'Coffee For Roses' And Other Garden Myths Debunked
LINDA WERTHEIMER, HOST:
It's summer time, when all that hard work putting in the garden really pays off. But some of the hard work might've been for nothing. The garden is a place filled with old wives tales and unscientific advice. For instance, have you ever been told that rusty nails planted with hydrangeas will turn the flowers blue? That myth is busted in a new book by horticulturalist C. L. Fornari. It's called "Coffee For Roses And 70 Other Misleading Myths About Backyard Gardening." C. L. Fornari, welcome to our program.
C. L. FORNARI: It's my pleasure to be here.
WERTHEIMER: Let's just jump right in with the title. Coffee grounds under the roses - that's one you hear a lot.
FORNARI: Well, there is nothing wrong with putting coffee grounds or banana peels around your rose plants. There's nothing magical about it that makes roses grow well. It's just that roses like organic matter. And you could be using some other form of organic matter just as well as coffee grounds. And tea drinkers don't have to feel left out.
WERTHEIMER: (Laughing) OK. You mentioned some myths that are a little stranger than that, though. Moss and yogurt smoothies for your garden to help propagate moss, killing gophers with chewing gum.
FORNARI: Yes. You know, I think that these are myths that appeal to people because they're kind of quirky, and they also involve something that people already know about. We know about blenders. We know about chewing gum. And it's kind of amusing to think that these things could be used in another way. Yet, it's not always that accurate. Propagating moss in a blender - it actually pulverizes the plant, and then it's less likely to grow.
WERTHEIMER: So gophers and chewing gum?
FORNARI: Gophers don't care anything about chewing gum. And it doesn't matter what kind of gum or whether it's wrapped or unwrapped. There are all kinds of theories.
WERTHEIMER: Or even used.
FORNARI: Or even used. That's right. They will push it aside and go on with their day in your garden.
WERTHEIMER: How did you find that out? What sort of research did you do?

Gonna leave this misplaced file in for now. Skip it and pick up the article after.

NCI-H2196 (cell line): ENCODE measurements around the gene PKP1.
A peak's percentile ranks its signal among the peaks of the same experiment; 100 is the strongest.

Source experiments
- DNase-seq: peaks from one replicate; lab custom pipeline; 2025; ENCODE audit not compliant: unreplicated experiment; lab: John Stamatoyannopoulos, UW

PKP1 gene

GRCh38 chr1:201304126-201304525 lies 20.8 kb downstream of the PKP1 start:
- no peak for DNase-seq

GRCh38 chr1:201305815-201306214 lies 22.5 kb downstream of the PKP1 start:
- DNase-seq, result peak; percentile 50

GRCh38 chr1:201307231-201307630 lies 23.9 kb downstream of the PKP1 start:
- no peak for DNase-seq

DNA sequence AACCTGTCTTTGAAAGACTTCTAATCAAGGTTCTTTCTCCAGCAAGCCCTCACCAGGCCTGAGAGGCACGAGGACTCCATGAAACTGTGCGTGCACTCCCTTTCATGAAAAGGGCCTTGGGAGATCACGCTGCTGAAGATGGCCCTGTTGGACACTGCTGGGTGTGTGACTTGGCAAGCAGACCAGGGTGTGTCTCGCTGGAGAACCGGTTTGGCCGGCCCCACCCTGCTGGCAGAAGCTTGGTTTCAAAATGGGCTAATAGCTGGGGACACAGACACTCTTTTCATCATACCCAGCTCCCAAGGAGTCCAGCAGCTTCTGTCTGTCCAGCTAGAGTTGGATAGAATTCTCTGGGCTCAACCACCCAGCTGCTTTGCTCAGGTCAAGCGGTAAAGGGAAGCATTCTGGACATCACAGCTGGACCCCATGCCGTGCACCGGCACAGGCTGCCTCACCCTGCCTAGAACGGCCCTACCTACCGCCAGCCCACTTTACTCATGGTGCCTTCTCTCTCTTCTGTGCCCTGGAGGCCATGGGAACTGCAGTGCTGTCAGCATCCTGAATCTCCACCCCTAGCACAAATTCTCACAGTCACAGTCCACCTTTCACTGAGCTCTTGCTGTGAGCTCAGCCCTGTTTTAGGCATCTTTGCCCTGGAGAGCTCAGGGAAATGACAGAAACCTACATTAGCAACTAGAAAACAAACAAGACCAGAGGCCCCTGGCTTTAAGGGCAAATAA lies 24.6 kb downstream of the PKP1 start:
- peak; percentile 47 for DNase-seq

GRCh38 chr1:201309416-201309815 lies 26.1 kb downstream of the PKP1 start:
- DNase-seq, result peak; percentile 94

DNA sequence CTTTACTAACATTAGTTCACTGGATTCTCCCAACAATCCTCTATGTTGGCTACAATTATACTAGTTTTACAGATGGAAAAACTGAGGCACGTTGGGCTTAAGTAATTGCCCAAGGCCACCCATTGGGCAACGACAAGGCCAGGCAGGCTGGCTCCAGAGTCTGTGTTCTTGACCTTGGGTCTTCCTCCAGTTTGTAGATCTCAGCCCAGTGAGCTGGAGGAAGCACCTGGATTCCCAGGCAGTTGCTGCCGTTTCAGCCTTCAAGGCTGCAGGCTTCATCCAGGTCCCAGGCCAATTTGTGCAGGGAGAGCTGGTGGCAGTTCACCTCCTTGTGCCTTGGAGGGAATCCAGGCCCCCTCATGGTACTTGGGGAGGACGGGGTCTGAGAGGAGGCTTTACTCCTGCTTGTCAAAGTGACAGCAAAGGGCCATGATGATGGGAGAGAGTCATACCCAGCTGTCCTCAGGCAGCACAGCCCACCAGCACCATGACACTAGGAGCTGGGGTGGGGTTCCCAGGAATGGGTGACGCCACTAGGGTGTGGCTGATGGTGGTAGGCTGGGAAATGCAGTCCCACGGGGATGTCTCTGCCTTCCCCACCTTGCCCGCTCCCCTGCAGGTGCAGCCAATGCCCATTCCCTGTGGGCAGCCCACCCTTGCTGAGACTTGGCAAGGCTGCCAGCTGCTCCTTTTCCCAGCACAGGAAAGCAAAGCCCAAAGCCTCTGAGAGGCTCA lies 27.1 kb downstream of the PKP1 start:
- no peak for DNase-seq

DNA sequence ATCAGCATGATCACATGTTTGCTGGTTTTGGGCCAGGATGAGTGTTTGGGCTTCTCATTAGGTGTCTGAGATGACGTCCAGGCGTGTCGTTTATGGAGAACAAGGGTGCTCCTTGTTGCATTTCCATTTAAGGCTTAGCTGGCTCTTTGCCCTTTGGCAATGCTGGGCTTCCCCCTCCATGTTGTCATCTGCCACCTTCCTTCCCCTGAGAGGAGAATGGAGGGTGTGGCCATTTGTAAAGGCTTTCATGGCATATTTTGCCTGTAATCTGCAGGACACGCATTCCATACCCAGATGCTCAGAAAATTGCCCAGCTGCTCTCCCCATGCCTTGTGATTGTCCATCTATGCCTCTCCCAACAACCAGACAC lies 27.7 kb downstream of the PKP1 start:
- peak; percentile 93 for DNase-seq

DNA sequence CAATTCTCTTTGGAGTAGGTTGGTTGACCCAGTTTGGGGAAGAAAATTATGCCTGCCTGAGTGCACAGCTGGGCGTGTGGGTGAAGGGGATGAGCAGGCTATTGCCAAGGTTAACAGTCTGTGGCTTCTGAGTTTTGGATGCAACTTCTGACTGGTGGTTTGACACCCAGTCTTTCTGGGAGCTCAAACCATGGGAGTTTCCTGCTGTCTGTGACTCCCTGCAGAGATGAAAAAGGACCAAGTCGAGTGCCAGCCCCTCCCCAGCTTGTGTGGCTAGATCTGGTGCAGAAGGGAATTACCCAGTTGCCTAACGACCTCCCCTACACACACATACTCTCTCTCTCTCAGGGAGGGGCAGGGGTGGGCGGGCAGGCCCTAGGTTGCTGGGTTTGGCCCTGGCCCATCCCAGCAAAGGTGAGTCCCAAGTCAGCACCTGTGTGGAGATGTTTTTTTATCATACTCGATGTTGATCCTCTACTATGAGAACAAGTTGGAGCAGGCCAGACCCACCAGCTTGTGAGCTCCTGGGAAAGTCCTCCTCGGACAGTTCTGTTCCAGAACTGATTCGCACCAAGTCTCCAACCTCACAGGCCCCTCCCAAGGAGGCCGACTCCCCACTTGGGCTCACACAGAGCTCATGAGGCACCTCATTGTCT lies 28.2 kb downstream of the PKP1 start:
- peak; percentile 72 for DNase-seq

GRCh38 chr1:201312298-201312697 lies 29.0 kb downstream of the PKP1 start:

FORNARI: First of all, I tried to track down where these myths started by looking in old gardening books and in garden columns in small-town newspapers from the early 1900s. I talked with the horticultural experts who I know and kind of ferreted out what was behind some of these myths, as well as the science behind the truth.
WERTHEIMER: Well, now, some of these old wives tales are really old. I mean, what do you think is the most enduring gardening myth you found?
FORNARI: One that I see mentioned a lot going back into the 1800s is about ants helping peony buds to open.
WERTHEIMER: I totally believe that.
FORNARI: Well, it - the funny thing is when I looked back in old small-town newspapers and gardening books from the late 1800s, gardeners were all saying it wasn't true. But this myth has been continually propagated in sermons and daily inspirational guides. People have loved it for its use as a metaphor, even as people who grow peonies know that those ants are just there for their sugar fix.
WERTHEIMER: (Laughing) C. L. Fornari, the garden lady - her book is called "Coffee For Roses." Thank you very much.
FORNARI: Thank you, Linda, and happy gardening.
NPR transcripts are created on a rush deadline by an NPR contractor. This text may not be in its final form and may be updated or revised in the future. Accuracy and availability may vary. The authoritative record of NPR’s programming is the audio record.